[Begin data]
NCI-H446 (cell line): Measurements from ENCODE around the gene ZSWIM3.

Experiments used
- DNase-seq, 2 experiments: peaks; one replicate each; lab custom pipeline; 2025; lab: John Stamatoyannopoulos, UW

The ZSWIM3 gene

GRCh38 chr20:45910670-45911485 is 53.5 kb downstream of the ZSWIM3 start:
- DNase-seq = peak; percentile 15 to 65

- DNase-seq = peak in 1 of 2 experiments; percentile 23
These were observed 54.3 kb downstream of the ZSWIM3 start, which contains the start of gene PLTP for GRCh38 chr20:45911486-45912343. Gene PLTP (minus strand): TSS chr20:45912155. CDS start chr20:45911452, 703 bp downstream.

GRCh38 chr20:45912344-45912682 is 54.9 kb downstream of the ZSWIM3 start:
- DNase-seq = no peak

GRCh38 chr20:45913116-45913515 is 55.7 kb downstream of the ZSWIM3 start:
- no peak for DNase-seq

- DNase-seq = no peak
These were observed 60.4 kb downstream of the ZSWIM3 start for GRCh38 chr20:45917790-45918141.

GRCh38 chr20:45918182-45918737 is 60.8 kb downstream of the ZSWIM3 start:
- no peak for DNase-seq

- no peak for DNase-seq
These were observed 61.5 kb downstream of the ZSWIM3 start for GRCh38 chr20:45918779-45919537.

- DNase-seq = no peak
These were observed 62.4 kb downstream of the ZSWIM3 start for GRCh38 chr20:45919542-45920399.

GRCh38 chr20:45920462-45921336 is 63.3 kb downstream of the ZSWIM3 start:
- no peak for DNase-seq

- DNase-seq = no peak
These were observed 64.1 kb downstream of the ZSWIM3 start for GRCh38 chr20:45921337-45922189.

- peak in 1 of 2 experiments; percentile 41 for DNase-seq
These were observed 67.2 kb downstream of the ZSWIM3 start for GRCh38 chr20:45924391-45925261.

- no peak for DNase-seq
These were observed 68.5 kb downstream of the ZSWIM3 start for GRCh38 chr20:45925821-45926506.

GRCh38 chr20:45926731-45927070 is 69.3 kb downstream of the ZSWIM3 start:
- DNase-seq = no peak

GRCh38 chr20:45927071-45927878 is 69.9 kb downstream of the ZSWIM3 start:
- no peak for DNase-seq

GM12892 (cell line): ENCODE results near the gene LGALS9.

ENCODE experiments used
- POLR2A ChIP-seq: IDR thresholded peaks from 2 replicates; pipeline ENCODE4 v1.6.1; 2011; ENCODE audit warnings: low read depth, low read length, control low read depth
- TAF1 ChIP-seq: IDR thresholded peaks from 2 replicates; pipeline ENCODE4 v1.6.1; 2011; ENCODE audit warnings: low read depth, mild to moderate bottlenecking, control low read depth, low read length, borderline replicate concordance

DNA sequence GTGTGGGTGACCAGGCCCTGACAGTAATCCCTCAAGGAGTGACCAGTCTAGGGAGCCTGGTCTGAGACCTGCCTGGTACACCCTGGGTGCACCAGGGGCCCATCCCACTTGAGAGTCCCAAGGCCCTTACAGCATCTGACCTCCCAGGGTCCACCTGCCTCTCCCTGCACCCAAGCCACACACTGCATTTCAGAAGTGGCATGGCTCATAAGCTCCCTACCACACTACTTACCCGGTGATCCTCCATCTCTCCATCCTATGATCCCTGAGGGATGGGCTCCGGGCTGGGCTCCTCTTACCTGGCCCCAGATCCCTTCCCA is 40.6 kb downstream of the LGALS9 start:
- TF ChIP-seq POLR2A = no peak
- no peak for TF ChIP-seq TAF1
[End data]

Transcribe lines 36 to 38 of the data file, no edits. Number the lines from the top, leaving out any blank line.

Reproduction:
- TAF1 ChIP-seq: IDR thresholded peaks from 2 replicates; pipeline ENCODE4 v1.6.1; 2011; ENCODE audit warnings: low read depth, mild to moderate bottlenecking, control low read depth, low read length, borderline replicate concordance

DNA sequence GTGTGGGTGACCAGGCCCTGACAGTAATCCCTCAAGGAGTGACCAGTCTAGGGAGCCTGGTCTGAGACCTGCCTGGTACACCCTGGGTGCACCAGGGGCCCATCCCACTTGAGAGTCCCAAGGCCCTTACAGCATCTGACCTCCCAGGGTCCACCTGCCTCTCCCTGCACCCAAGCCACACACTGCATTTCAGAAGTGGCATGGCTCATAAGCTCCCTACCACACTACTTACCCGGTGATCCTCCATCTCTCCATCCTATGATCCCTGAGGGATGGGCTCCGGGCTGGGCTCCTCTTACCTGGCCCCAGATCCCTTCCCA is 40.6 kb downstream of the LGALS9 start:
- TF ChIP-seq POLR2A = no peak